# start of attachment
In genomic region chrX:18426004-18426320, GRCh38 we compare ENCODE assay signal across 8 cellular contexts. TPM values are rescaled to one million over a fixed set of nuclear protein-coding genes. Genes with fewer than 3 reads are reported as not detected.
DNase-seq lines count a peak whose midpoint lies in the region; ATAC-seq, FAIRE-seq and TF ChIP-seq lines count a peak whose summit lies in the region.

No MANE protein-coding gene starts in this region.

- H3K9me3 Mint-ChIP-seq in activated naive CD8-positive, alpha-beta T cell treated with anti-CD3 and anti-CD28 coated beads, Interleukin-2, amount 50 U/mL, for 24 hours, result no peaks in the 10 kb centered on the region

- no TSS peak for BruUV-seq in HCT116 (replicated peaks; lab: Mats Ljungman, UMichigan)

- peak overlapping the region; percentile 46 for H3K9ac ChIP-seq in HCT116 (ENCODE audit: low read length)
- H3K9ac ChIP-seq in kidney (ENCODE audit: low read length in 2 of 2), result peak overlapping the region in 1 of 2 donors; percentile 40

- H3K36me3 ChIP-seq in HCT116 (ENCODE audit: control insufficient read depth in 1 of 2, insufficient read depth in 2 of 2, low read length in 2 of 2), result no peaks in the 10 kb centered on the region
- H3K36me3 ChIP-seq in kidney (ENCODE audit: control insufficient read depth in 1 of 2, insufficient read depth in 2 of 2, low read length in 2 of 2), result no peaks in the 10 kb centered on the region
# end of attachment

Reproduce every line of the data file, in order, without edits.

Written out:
In genomic region chrX:18426004-18426320, GRCh38 we compare ENCODE assay signal across 8 cellular contexts. TPM values are rescaled to one million over a fixed set of nuclear protein-coding genes. Genes with fewer than 3 reads are reported as not detected.
DNase-seq lines count a peak whose midpoint lies in the region; ATAC-seq, FAIRE-seq and TF ChIP-seq lines count a peak whose summit lies in the region.

No MANE protein-coding gene starts in this region.

- H3K9me3 Mint-ChIP-seq in activated naive CD8-positive, alpha-beta T cell treated with anti-CD3 and anti-CD28 coated beads, Interleukin-2, amount 50 U/mL, for 24 hours, result no peaks in the 10 kb centered on the region

- no TSS peak for BruUV-seq in HCT116 (replicated peaks; lab: Mats Ljungman, UMichigan)

- peak overlapping the region; percentile 46 for H3K9ac ChIP-seq in HCT116 (ENCODE audit: low read length)
- H3K9ac ChIP-seq in kidney (ENCODE audit: low read length in 2 of 2), result peak overlapping the region in 1 of 2 donors; percentile 40

- H3K36me3 ChIP-seq in HCT116 (ENCODE audit: control insufficient read depth in 1 of 2, insufficient read depth in 2 of 2, low read length in 2 of 2), result no peaks in the 10 kb centered on the region
- H3K36me3 ChIP-seq in kidney (ENCODE audit: control insufficient read depth in 1 of 2, insufficient read depth in 2 of 2, low read length in 2 of 2), result no peaks in the 10 kb centered on the region